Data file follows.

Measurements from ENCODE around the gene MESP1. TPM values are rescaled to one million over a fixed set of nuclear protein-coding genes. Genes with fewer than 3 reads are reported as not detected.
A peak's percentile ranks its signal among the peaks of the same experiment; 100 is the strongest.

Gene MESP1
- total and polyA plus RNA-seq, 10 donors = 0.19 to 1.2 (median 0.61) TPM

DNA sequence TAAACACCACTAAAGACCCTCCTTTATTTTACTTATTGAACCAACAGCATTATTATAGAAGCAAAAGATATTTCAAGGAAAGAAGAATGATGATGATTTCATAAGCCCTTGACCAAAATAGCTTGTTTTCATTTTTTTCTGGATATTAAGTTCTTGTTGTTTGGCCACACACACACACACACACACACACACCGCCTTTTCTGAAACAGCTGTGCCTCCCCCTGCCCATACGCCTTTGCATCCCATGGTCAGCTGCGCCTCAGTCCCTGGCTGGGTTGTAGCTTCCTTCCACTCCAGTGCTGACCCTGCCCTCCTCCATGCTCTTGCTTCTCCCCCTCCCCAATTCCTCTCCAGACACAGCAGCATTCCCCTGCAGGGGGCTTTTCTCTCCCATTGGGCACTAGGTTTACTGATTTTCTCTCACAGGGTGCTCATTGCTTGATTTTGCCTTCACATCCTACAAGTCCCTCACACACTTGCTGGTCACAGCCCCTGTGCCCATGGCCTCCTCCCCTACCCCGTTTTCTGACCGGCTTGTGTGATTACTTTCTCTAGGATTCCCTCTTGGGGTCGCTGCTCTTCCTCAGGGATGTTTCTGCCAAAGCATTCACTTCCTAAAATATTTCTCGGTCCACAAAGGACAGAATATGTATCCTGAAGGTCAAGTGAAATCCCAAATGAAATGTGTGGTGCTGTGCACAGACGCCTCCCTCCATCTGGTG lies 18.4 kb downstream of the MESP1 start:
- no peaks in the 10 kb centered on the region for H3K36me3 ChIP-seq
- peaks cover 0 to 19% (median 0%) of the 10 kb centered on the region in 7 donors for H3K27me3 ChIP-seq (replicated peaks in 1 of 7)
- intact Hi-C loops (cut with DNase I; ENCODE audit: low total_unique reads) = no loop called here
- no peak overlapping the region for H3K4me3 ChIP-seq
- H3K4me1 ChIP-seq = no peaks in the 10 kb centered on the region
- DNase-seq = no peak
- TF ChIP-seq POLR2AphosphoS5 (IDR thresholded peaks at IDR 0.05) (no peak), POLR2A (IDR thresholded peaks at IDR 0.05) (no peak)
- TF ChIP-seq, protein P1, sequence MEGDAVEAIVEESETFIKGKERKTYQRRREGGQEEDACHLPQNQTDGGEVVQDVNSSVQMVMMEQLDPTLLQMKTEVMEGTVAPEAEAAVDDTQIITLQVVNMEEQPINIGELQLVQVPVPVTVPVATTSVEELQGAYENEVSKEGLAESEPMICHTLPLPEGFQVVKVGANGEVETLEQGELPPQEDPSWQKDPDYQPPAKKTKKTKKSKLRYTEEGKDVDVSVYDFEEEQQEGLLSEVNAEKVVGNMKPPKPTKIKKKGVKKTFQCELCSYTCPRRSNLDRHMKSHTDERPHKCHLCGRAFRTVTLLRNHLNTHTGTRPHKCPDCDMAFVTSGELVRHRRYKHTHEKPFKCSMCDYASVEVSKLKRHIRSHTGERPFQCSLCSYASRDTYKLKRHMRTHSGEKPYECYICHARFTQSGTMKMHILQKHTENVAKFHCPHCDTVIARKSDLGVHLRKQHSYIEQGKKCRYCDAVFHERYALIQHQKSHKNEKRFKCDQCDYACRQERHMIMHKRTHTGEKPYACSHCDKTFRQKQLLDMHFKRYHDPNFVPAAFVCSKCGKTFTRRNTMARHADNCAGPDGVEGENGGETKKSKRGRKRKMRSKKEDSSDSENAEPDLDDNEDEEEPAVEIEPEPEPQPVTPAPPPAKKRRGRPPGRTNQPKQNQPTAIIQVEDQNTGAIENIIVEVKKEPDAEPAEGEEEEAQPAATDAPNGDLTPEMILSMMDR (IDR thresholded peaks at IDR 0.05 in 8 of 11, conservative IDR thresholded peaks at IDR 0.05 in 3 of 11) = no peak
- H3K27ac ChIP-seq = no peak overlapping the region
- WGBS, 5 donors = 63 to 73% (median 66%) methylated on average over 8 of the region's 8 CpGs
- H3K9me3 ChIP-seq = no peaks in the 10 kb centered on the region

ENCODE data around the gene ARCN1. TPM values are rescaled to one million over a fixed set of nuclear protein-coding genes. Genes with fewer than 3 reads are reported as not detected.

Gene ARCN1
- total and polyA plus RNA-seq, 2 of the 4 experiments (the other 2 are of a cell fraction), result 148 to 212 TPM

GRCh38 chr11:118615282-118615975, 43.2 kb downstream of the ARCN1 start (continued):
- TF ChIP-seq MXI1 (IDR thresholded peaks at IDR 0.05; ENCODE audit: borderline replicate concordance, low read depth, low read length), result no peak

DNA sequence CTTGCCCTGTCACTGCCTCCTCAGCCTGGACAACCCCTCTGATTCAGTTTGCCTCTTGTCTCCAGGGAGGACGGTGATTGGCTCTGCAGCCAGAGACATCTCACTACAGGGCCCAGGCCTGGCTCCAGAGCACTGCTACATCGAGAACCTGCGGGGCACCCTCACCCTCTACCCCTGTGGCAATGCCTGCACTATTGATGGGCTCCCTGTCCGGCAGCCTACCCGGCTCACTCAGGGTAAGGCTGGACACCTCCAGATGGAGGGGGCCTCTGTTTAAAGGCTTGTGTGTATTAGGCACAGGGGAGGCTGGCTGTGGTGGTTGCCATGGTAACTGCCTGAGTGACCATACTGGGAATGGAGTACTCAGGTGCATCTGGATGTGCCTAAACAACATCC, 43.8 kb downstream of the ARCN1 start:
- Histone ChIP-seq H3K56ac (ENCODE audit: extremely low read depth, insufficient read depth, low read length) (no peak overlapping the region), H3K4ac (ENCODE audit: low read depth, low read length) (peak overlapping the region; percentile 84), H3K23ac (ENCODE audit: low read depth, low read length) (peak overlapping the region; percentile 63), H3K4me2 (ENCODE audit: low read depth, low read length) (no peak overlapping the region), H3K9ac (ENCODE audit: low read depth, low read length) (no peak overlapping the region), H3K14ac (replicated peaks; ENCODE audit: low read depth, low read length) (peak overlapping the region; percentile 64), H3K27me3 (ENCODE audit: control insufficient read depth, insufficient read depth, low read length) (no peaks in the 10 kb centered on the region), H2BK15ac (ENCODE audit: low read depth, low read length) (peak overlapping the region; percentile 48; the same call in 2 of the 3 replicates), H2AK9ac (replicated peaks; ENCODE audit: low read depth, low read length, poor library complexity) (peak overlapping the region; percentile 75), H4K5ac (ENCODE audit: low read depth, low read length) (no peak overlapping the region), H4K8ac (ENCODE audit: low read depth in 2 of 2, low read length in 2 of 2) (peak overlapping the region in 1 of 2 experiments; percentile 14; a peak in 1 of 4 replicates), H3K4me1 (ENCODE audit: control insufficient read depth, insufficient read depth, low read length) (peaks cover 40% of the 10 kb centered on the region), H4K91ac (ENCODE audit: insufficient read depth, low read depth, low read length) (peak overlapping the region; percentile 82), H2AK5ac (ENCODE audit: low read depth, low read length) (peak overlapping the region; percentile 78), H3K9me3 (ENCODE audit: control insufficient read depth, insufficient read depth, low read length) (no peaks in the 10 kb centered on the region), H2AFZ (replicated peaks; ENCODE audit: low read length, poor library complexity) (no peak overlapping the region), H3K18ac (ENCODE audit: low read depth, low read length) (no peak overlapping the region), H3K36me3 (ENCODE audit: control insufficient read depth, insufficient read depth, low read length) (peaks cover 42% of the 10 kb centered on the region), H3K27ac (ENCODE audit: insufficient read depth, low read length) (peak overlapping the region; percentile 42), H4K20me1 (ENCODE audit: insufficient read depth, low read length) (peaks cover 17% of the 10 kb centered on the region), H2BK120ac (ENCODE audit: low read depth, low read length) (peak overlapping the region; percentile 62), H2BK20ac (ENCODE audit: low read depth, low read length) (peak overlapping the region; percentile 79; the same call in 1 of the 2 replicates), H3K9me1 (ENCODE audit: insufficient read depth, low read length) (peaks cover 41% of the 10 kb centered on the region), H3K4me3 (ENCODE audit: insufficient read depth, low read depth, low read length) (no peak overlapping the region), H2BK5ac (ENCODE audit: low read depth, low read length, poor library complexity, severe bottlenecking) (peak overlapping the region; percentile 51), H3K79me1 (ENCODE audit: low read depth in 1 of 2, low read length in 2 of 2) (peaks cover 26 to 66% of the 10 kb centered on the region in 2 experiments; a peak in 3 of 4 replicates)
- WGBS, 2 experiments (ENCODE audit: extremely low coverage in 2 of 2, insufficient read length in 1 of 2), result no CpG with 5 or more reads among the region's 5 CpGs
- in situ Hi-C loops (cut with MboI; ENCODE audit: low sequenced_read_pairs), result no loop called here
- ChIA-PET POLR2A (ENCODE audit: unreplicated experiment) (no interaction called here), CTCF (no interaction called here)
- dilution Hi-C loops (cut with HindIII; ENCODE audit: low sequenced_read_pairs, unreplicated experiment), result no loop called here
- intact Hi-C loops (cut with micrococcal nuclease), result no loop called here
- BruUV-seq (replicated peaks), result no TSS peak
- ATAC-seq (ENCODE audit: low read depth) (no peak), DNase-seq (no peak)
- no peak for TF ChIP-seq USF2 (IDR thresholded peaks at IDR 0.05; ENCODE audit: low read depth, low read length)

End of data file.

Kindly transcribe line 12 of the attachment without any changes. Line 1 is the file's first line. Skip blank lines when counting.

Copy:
- TF ChIP-seq POLR2AphosphoS5 (IDR thresholded peaks at IDR 0.05) (no peak), POLR2A (IDR thresholded peaks at IDR 0.05) (no peak)